In any physics book I've read the Lagrangian is introuced as as a functional whose critical points govern the dynamics of the system. It is then usually shown that a finite collection of non-interacting particles has a Lagrangian $\frac{1}{2}(m_1\dot{x}_1^2 + \cdots + m_n \dot{x}_n^2)$. It is then generally argued that $L=T-U$. I feel like something is missing here.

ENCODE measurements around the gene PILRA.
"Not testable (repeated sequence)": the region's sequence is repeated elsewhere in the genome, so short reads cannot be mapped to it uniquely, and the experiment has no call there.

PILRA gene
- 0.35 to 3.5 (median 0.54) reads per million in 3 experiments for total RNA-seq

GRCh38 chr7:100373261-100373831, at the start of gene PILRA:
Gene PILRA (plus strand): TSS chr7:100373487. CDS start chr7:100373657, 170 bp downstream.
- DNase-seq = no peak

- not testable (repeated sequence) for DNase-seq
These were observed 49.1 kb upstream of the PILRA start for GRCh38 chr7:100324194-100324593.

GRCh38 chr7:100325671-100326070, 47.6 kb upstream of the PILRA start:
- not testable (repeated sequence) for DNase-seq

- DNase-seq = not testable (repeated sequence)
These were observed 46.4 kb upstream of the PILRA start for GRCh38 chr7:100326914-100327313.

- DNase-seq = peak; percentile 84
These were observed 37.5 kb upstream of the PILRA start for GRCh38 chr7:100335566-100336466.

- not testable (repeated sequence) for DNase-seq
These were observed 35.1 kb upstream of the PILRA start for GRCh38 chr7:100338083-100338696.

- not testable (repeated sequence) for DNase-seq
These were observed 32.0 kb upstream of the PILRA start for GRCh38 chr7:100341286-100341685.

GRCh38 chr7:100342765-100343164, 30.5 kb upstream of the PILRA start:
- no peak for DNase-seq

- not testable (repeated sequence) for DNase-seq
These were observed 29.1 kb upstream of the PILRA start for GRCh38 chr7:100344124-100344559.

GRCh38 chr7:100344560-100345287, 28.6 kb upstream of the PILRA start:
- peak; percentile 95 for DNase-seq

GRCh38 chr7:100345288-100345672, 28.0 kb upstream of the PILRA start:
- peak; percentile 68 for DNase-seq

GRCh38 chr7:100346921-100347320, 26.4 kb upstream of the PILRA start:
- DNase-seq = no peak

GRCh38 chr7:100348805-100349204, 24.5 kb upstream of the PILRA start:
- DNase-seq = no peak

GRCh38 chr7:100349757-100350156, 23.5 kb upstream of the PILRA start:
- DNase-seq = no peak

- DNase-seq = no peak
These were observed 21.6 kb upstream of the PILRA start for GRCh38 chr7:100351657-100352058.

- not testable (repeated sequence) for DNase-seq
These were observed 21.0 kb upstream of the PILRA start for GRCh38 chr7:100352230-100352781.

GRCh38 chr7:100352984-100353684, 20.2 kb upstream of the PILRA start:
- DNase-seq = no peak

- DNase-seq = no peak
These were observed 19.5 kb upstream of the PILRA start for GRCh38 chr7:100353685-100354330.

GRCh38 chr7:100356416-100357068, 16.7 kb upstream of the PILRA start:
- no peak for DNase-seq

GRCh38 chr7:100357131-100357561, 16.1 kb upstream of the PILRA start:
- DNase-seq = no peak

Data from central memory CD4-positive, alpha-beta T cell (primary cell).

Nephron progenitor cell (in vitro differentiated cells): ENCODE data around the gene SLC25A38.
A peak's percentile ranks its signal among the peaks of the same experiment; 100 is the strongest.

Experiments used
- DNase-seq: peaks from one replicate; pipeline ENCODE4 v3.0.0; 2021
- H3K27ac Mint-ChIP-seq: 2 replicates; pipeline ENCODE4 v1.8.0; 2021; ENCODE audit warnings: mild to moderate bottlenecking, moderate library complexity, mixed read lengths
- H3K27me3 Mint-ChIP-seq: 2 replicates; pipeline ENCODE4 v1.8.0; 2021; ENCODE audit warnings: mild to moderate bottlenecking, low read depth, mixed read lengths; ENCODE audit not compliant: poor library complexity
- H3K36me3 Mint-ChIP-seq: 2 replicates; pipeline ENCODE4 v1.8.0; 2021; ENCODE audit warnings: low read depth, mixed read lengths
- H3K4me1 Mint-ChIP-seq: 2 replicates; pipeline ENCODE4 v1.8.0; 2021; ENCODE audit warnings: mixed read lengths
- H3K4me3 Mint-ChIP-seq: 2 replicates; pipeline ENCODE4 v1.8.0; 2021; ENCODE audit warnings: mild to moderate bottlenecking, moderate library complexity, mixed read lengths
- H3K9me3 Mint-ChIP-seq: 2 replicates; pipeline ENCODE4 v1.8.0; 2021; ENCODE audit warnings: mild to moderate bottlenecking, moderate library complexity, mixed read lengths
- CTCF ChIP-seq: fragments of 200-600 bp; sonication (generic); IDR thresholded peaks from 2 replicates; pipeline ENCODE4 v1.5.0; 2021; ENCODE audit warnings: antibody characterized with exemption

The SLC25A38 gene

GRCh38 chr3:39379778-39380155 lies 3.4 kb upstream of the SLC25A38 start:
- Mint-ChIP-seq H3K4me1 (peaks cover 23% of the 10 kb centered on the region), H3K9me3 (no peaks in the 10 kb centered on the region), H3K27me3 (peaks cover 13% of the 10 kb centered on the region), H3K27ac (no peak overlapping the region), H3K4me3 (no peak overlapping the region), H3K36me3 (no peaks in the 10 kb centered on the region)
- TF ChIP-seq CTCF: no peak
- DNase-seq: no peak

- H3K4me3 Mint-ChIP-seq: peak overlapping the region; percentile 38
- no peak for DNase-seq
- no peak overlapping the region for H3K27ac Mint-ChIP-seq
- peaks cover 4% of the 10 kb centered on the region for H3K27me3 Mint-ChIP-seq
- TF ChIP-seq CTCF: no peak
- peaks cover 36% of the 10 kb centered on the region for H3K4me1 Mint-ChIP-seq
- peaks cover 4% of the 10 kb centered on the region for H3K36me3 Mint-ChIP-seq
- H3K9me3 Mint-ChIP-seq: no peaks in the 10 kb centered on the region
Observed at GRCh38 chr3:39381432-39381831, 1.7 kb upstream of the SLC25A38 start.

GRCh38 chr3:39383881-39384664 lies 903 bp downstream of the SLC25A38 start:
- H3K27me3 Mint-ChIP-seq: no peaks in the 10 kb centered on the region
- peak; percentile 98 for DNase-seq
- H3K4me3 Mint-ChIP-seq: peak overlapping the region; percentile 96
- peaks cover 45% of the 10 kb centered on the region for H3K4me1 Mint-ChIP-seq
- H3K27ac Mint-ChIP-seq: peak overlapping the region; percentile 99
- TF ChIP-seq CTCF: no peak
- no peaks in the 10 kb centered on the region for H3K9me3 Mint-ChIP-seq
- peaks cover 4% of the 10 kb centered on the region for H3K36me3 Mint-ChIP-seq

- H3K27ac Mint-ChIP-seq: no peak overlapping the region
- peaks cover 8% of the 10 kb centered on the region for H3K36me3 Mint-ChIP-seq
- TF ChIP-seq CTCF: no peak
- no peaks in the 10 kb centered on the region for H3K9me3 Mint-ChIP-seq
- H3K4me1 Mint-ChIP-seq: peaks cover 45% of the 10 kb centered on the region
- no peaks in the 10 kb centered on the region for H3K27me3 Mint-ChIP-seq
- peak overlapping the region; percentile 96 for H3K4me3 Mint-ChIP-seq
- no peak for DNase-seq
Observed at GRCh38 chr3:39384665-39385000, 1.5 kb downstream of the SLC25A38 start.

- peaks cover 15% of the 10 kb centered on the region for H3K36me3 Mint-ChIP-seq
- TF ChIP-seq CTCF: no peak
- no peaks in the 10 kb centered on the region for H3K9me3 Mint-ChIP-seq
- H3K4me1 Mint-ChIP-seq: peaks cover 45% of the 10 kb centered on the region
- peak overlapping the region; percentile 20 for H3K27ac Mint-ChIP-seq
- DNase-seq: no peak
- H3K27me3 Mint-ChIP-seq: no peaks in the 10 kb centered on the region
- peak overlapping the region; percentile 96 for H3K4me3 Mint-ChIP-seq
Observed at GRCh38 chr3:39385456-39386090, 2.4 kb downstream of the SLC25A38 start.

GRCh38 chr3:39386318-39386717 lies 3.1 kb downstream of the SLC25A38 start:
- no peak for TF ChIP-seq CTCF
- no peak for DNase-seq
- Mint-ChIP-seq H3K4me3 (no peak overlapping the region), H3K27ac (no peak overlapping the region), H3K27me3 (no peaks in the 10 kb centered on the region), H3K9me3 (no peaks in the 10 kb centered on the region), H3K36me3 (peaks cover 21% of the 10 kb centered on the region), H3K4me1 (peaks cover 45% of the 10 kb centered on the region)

I have been vague so let me try to be more precise in my question. Is the principle of least action an experimental hypothesis? Is it always true that $L=T-U$? When we don't know what the Lagrangian is, do we have to just guess and hope it is compatible with the dynamical equations we had already? Or can we perhaps start with the ansatz of a Lagrangian in some cases?